And then Paul sails off into his wild, radical passage of assurance and hope, beginning with the dismayed question "What then are we to say about these things?" For him, nothing, nothing in all creation, now or later or in any way, is able to separate us from the love of God, and for him that love is shown in Jesus Christ.
I’d love to just let the beauty of the passage stand and simply accept Paul’s conviction, but some elaboration might help. One way Christians understand Jesus is as a human being embodying the love and presence of God. As such, Jesus shows us what it is to be fully human – that it is in each of us to embody in our own various and unique ways, God’s love and presence. When are able to do this, we are indeed not separated from God’s love – we’re part of it, we’re being God’s love in the world.
That’s our challenge, nothing less – to be God’s love in the world, and to discern, to be wise as to what love demands from each of us. Is it activism, is it informed criticism, is it giving money, is it shutting up and listening to others who hold different views, is it waiting patiently. Love certainly doesn’t just mean being polite, being nice – I think God’s love is both muscular and tender, compassionate and tough. And so are we, but our choices are hard, and good choices are necessary.
Here we have some help from the gospel passage, from Jesus’ own teachings. Matthew’s gospel gives us here a whole series of small things that become big things, hidden things whose value emerges, careful sorting of what is worthy and what is not. Jesus is gritty here, down to earth – he talks of seeds and yeast, buried treasure, nets full of good fish and trash fish. Reading this, to me, the question becomes then – what have we got? What do you have, what do I have with which we can start. What resources can we use – old ones or new, to grow ourselves and our body politic into the kind of country we long to be, the one our founders envisioned? 3
Blustering on the grand scale (as I confess I’m wont to do) doesn’t help. But volunteering in a free shower, laundry and lunch program does. It keeps me grounded to interact with the people our social safety net helps or ignores; it gives me a sense of making a teeny difference, even though I contribute only 3 hours a week. What about writing? Letters to politicians at all levels offering honest critiques, support or ideas. One small message in the sea – but not inflammatory, not hateful. What about talking with our children and grandchildren, not to tell them what we think, but to find out what they think and get a glimmer of what the world they will increasingly shape will be like.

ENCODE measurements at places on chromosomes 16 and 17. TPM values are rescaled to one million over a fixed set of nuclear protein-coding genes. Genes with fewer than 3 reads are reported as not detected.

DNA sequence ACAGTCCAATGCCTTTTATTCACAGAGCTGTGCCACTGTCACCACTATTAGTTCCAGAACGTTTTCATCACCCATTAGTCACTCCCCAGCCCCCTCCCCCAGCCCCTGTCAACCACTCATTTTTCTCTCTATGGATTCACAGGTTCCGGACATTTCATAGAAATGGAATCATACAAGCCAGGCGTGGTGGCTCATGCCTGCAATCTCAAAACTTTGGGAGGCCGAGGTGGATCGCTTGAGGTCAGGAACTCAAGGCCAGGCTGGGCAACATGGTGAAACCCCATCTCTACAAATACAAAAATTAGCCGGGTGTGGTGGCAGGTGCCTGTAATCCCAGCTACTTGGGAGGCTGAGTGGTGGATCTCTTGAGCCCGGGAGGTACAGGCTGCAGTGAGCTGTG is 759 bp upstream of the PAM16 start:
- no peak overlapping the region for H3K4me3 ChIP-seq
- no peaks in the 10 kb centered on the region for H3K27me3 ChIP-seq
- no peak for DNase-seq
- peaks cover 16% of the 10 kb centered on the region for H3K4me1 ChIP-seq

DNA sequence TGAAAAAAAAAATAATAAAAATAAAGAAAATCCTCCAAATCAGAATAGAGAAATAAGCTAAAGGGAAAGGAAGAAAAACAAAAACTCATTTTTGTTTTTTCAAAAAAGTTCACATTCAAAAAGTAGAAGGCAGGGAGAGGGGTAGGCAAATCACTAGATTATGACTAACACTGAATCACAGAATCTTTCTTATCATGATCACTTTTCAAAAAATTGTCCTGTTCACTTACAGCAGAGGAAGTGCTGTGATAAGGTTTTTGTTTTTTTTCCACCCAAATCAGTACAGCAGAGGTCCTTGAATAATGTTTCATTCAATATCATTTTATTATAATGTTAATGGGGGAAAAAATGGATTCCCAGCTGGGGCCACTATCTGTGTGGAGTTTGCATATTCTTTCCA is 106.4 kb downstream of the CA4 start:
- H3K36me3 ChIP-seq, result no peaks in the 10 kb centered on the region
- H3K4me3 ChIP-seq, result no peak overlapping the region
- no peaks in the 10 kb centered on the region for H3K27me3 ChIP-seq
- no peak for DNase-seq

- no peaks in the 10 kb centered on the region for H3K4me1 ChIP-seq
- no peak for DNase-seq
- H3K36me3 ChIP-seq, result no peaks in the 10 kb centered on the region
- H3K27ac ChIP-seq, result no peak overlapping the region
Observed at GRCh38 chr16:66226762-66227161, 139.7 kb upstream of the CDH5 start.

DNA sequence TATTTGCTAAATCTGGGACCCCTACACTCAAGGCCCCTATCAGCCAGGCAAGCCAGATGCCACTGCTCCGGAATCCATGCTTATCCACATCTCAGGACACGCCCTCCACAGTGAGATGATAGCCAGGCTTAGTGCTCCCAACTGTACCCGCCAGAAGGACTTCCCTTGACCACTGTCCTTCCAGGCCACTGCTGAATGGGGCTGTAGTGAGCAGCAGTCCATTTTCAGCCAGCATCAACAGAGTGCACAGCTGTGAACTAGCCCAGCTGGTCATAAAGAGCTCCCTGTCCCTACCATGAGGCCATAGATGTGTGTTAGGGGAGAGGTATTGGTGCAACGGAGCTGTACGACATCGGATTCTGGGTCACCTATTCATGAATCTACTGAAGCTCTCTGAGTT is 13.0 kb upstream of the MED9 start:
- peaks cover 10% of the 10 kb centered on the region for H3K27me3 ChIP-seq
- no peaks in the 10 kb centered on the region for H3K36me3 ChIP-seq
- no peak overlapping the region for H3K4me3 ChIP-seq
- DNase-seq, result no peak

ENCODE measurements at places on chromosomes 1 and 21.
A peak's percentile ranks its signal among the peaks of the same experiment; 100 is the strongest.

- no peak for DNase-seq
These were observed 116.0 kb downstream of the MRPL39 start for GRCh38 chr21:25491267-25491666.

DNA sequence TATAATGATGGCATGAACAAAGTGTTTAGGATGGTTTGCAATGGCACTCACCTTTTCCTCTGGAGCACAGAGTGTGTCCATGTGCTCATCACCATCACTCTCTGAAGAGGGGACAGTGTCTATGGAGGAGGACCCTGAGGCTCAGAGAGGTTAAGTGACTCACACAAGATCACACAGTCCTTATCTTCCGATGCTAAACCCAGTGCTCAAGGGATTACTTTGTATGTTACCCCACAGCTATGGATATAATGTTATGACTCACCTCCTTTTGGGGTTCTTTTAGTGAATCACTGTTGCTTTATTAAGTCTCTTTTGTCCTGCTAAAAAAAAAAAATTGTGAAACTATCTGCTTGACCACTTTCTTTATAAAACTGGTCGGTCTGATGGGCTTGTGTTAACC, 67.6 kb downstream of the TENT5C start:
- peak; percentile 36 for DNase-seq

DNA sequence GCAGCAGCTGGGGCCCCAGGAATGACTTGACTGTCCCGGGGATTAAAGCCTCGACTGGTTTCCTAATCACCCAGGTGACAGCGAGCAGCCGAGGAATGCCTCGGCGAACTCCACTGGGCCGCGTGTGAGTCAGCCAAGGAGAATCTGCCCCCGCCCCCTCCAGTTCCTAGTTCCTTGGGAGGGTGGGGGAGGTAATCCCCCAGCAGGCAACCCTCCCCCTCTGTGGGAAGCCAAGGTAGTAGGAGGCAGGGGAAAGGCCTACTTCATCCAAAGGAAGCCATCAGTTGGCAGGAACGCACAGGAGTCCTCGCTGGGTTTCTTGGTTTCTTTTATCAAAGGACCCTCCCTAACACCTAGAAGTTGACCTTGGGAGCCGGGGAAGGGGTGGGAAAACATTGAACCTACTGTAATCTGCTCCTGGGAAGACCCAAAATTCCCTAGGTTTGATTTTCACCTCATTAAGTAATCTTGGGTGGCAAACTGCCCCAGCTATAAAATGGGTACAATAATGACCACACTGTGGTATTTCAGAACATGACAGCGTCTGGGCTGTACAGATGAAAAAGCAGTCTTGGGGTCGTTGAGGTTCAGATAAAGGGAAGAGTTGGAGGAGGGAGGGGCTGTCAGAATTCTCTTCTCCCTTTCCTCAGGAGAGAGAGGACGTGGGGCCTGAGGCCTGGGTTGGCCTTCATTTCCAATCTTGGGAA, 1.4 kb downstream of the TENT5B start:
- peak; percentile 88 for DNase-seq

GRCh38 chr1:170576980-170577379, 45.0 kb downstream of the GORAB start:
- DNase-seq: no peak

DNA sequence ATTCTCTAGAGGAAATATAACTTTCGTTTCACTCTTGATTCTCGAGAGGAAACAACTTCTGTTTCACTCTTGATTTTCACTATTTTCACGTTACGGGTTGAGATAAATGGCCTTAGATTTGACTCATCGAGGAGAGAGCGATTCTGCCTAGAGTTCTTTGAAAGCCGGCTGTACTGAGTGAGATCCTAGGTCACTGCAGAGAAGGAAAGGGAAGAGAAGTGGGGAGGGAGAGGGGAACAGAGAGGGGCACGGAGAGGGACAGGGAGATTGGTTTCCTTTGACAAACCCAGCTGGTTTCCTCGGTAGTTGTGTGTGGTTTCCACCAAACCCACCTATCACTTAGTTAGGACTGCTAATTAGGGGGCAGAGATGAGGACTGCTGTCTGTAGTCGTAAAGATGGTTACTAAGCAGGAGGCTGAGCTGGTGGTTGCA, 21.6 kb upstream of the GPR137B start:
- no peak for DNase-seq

I was struck by David Leonhardt’s op ed column in the New York Times on July 18. Like me, he has watched with dismay as political discussions just spiral into nastiness, and he offers what he calls "a quieter step, one that’s worth taking no matter your views". He suggests doing something he calls radical – that we change our minds, at least partially on one of the hotly contested issues our nation is so torn about. Leonhardt says "pick an issue you find complicated and grapple with it." Whether it’s immigration policy or health care, tax reform, many others – we might read up on both sides of it and perhaps come to some different conclusions. His point is that even small steps we can take to question our own beliefs and at least consider other positions can lead over time to a spirit of compromise, Leonhardt reminds me of a wonderful quote from the great commentator Eric Sevareid who said, years ago that is is important to "retain the courage of ones doubts as well as of one’s convictions in an age of dangerously passionate certainties." These suggestions are small steps, small ways of winnowing out what is worthy, what is trash. They are consistent with Jesus’s parables about great things from small beginnings, finding hidden treasures, new things out of old.
There is so much to worry about, and it is so easy to be overwhelmed. Coming here, to this rocky coast for a time, coming here to this small wooden chapel in the trees, these too are ways we can unearth treasures hidden away in our souls, these are ways we can empty our nets of what is rotten and of no use, ways we can gather up and hold closely the truths, values and wisdom of our years.
"What then are we to say about these things?" Our answers will be different, but may a spirit of love and discernment guide us as we make our way through this thicketed passage. Amen.